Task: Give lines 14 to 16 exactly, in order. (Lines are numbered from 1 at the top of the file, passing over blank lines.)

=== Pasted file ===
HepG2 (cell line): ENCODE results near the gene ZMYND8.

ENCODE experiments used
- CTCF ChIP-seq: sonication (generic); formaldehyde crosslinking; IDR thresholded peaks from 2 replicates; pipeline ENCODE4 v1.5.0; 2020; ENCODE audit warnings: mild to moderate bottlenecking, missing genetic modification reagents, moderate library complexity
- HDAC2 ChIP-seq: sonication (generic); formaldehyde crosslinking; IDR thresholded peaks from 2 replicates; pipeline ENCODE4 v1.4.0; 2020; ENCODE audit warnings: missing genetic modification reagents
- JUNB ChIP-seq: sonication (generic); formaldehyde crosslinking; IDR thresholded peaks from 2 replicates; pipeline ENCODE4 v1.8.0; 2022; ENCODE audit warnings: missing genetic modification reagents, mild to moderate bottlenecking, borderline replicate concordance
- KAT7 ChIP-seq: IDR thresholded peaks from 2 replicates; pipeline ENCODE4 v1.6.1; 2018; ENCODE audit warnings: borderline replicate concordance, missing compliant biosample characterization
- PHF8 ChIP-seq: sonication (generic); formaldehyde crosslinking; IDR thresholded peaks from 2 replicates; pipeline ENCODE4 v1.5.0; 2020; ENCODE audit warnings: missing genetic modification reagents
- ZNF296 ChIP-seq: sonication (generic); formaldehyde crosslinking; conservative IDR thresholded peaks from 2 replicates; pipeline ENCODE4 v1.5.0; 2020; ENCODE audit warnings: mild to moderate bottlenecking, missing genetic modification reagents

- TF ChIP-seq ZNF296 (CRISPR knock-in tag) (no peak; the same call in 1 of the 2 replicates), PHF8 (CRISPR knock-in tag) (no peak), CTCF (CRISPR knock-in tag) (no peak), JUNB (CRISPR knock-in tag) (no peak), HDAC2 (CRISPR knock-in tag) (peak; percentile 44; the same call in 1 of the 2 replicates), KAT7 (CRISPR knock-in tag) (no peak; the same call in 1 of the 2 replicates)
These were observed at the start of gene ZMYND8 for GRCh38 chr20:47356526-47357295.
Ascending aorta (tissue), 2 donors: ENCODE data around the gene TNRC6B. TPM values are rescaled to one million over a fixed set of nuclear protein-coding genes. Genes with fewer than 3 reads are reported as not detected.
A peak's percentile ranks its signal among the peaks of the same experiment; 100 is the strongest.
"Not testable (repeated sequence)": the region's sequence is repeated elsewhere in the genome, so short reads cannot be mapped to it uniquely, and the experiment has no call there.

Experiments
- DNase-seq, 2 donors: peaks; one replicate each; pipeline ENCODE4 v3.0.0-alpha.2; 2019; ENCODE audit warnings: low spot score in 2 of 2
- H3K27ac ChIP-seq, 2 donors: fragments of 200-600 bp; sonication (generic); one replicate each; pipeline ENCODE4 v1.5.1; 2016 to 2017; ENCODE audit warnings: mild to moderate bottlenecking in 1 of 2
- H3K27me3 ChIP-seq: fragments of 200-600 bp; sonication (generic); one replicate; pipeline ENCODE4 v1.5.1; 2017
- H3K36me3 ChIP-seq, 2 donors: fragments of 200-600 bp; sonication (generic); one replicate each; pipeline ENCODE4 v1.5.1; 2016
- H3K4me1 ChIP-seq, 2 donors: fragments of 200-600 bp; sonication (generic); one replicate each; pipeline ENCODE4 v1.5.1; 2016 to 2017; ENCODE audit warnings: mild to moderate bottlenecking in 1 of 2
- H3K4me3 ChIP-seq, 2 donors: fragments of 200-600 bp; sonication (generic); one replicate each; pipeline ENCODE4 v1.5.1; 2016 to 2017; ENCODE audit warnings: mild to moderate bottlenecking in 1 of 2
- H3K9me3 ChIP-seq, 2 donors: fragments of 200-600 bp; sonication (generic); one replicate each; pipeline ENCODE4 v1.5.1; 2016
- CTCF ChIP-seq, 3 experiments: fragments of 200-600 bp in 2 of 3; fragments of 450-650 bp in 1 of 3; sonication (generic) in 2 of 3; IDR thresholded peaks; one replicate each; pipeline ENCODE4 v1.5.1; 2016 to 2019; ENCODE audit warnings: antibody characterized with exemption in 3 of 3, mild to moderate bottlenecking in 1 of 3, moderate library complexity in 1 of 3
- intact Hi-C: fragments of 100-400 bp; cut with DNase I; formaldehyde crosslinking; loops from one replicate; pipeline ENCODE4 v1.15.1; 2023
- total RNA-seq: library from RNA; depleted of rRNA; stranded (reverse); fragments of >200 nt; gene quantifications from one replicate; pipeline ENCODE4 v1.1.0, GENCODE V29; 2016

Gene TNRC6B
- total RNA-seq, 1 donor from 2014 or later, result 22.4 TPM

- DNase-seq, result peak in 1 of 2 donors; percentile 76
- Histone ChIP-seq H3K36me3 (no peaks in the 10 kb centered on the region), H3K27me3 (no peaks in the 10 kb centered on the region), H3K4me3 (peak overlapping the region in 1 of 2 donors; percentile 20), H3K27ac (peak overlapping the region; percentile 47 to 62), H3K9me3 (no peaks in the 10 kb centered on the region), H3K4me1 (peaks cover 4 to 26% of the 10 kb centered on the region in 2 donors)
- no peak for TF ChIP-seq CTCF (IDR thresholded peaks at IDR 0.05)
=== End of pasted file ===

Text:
Experiments
- DNase-seq, 2 donors: peaks; one replicate each; pipeline ENCODE4 v3.0.0-alpha.2; 2019; ENCODE audit warnings: low spot score in 2 of 2
- H3K27ac ChIP-seq, 2 donors: fragments of 200-600 bp; sonication (generic); one replicate each; pipeline ENCODE4 v1.5.1; 2016 to 2017; ENCODE audit warnings: mild to moderate bottlenecking in 1 of 2